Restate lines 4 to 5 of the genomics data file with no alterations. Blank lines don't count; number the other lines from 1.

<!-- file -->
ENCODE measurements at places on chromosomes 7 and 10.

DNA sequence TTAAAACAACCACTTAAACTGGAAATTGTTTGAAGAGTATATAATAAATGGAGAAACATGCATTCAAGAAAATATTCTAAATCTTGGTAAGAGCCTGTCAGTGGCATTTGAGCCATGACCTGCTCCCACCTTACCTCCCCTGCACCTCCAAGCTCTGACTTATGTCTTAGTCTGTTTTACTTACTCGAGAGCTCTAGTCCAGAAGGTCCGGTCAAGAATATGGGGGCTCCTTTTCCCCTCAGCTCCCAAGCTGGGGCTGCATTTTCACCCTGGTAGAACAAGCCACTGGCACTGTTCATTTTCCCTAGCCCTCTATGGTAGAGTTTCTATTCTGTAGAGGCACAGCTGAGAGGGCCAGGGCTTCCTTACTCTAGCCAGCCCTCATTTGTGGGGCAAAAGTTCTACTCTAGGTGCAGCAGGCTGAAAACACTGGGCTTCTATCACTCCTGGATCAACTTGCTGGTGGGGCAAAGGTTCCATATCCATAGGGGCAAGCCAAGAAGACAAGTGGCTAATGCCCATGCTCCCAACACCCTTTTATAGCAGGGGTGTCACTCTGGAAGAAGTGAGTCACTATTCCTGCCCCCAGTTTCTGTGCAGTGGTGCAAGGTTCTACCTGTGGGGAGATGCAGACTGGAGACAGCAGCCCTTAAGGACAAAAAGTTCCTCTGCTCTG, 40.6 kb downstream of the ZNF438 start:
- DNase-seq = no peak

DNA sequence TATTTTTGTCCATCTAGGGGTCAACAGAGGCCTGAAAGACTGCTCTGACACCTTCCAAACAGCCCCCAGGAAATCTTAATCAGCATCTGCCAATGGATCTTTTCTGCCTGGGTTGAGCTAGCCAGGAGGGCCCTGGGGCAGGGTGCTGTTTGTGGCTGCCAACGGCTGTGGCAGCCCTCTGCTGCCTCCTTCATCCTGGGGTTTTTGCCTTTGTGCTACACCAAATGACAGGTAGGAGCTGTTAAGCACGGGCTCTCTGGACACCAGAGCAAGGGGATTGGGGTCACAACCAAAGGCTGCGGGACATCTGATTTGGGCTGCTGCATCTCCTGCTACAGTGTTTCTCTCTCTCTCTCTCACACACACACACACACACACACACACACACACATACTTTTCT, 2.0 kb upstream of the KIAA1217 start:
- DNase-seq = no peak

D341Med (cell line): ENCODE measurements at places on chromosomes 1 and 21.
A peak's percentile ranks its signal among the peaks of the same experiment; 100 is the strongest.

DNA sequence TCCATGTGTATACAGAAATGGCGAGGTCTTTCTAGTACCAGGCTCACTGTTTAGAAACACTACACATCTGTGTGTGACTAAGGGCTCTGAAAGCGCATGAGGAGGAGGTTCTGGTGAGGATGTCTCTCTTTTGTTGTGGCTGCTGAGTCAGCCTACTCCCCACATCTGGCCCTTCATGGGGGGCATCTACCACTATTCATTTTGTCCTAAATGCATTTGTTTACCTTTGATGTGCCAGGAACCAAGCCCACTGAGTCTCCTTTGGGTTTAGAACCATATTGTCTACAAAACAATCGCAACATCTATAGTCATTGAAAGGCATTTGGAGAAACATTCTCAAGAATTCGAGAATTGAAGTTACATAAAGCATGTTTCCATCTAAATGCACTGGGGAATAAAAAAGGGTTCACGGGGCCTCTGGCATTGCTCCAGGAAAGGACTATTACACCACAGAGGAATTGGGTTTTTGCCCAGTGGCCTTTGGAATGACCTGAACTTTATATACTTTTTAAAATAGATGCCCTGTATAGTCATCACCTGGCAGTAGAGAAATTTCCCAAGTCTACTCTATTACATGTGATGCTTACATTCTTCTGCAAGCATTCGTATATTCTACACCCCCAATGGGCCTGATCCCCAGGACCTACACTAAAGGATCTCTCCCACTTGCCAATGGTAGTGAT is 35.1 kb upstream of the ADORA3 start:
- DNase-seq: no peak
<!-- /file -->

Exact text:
DNA sequence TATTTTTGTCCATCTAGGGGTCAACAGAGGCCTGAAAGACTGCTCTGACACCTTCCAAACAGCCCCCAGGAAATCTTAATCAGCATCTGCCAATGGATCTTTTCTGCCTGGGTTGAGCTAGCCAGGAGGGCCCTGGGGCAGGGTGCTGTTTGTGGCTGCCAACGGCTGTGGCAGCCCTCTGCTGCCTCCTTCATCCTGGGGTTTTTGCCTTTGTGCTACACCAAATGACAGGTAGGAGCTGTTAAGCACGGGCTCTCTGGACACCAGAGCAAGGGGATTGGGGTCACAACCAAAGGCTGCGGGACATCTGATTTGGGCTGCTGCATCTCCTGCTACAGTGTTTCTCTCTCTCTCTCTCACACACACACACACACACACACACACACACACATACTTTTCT, 2.0 kb upstream of the KIAA1217 start:
- DNase-seq = no peak